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Effectiveness of an Extended Release Stimulant Medication in Treating Preschool Children With ADHD

Information source: Baystate Medical Center
ClinicalTrials.gov processed this data on August 20, 2015
Link to the current ClinicalTrials.gov record.

Condition(s) targeted: Attention Deficit Disorder With Hyperactivity

Intervention: Sequence 1: XR-MAS then placebo (Drug); Sequence 2 Placebo then XR-MAS (Drug)

Phase: N/A

Status: Completed

Sponsored by: Baystate Medical Center

Official(s) and/or principal investigator(s):
John H. Fanton, MD, Principal Investigator, Affiliation: Baystate Medical Center


This study will evaluate the safety and effectiveness of extended release mixed amphetamine salts in treating preschool children with attention deficit hyperactivity disorder.

Clinical Details

Official title: Placebo vs. Extended Release Stimulant Crossover Trial in Preschoolers With ADHD

Study design: Allocation: Randomized, Endpoint Classification: Safety/Efficacy Study, Intervention Model: Crossover Assignment, Masking: Double Blind (Subject, Caregiver, Investigator), Primary Purpose: Treatment

Primary outcome:

Composite Parent and Teacher Conners Rating Scale Score

Tolerance of extended release mixed amphetamine salts

Secondary outcome: Clinical Global Impression- Improvement Score

Detailed description: Attention deficit hyperactivity disorder (ADHD) is a common developmental disorder that affects between 4% and 12% of school-aged children. Children with ADHD often show symptoms of hyperactivity, inattention, inability to sit still, trouble listening, excessive talking, and aggression. ADHD is generally not diagnosed and treated in children less than 6 years old because some symptoms of ADHD are difficult to distinguish from normal behaviors of preschool-aged children. However, some preschool children who exhibit symptoms indicative of ADHD and who have been carefully diagnosed by a health professional may benefit from early treatment to lower risk for functional impairment later in childhood. Currently, environmental changes, parent effectiveness training, and behavior therapy are the commonly used treatments for preschoolers with ADHD symptoms, but not all preschoolers respond well to such behavioral interventions. These children may benefit from medication treatment; however, the safety and effectiveness of ADHD medications in treating preschool-aged children is not well known. Extended release mixed amphetamine salts (XR-MAS), a stimulant medication, is a commonly prescribed and approved medication for treating ADHD in children 6 years and older. Further study is needed to determine how XR-MAS affects preschool-aged children with ADHD symptoms. This study will compare the safety and effectiveness of XR-MAS versus placebo in treating preschool children with ADHD. Participation in this study will last 6 weeks. All participants will first undergo rigorous psychiatric assessments to confirm their diagnosis of ADHD. Eligible participants will then be assigned randomly to receive treatment with either XR-MAS then placebo or placebo then XR-MAS. Participants will take their assigned XR-MAS or placebo medications for 3 weeks and then cross over to the other medication for an additional 3 weeks of treatment. Rating scale scores will be collected weekly from parents and teachers to assess symptom response and measures of safety.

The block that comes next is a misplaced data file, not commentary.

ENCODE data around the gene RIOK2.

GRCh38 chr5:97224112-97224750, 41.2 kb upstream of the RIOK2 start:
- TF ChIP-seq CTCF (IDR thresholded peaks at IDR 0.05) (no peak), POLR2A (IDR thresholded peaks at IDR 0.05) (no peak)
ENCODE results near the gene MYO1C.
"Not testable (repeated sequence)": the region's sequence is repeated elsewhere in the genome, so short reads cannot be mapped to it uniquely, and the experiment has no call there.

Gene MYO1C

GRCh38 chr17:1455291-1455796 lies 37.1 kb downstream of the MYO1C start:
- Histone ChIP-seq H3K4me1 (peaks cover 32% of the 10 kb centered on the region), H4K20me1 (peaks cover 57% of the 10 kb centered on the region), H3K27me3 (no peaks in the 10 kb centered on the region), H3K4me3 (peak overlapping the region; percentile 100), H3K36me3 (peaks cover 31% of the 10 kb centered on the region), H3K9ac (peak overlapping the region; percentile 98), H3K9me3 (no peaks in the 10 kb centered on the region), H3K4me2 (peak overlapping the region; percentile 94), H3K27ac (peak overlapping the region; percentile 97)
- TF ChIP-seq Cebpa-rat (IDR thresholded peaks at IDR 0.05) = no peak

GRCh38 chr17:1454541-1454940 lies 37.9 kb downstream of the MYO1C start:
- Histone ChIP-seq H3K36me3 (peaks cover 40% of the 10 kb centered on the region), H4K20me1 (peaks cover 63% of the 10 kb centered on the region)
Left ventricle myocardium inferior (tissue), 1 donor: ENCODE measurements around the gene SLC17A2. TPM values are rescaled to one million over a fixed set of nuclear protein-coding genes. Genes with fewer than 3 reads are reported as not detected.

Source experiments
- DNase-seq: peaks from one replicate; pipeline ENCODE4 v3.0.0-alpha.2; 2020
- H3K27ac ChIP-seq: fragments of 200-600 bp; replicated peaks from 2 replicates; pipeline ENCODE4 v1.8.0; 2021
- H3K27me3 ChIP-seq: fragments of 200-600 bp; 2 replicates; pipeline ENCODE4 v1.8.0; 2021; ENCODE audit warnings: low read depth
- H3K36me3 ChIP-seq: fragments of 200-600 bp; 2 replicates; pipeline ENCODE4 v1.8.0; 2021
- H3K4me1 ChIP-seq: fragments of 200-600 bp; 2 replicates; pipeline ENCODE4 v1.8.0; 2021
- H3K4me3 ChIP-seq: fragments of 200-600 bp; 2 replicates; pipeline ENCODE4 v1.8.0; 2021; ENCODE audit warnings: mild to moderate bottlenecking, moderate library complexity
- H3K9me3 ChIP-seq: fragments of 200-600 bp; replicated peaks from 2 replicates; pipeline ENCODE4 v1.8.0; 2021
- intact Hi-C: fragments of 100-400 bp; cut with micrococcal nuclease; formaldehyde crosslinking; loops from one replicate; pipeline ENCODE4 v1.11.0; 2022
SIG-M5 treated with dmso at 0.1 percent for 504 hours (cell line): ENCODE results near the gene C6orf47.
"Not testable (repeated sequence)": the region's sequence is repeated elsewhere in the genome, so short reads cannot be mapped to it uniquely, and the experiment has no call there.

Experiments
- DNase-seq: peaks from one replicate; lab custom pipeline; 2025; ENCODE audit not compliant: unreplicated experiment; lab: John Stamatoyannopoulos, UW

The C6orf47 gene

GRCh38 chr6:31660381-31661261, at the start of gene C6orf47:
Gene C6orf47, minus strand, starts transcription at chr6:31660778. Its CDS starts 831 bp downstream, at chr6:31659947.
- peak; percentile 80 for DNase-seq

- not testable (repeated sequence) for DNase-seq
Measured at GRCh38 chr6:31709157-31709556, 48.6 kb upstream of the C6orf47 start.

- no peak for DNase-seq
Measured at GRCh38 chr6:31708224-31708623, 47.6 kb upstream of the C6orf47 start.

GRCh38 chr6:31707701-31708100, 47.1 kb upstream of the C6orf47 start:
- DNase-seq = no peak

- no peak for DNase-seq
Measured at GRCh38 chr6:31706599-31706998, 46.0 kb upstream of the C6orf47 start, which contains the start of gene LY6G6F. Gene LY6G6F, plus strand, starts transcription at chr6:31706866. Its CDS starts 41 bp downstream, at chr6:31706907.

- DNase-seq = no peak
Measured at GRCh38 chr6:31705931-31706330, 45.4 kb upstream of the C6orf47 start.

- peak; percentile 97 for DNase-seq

Minimum age: 36 Months. Maximum age: 66 Months. Gender(s): Both.


Inclusion Criteria:

- Living at home for at least 6 months with parent or caregiver

- Enrolled in a structured school setting at least 2 half days a week with a minimum of

7 peers

- Full Scale Intelligence Quotient (FSIQ) of 70 or greater OR 72 or greater if


- Best estimate diagnosis based on clinical interview, Diagnostic Interview Schedule

for Children, Child Behavior Checklist, and rating scales scores

- Symptoms present for at least 9 months

- Meets severity criteria for Clinical Global Impression-Severity with score of greater

than or equal to 4 and Clinical Global Assessment Scale score of greater than or equal to 55

- Parent/caregiver can commit to 6 weekly sessions, including initial screening exams

- If on current psychotropic medication, will undergo a washout period of at least 3

days before study entry

- Not currently receiving psychotherapy or started psychotherapy within 30 days of

study entry Exclusion Criteria:

- Previous nonresponse to mixed amphetamine salts (defined as 2 weeks of persistent

symptoms in spite of doses greater than or equal to 15 mg per day)

- Diagnosis of language-based or cognitive delay of more than 2 standard deviations

below same-aged peers or diagnosis of mental retardation

- Pervasive developmental disorder or autism

- Significant developmental disorder (e. g., blindness, deafness, cerebral palsy,

epilepsy, psychosis)

- Taking another psychotropic medication that cannot be discontinued

- Serious psychiatric disorder (e. g., bipolar, suicidality, tic disorder)

- Actively taking medication for certain medical conditions (e. g., hypertension,

structural cardiac condition, glaucoma, hyperthyroidism)

- Allergy to mixed amphetamine salts

- History of physical, sexual, or emotional abuse that is clinically significant

Locations and Contacts

Additional Information

Starting date: June 2008
Last updated: August 10, 2013

Page last updated: August 20, 2015

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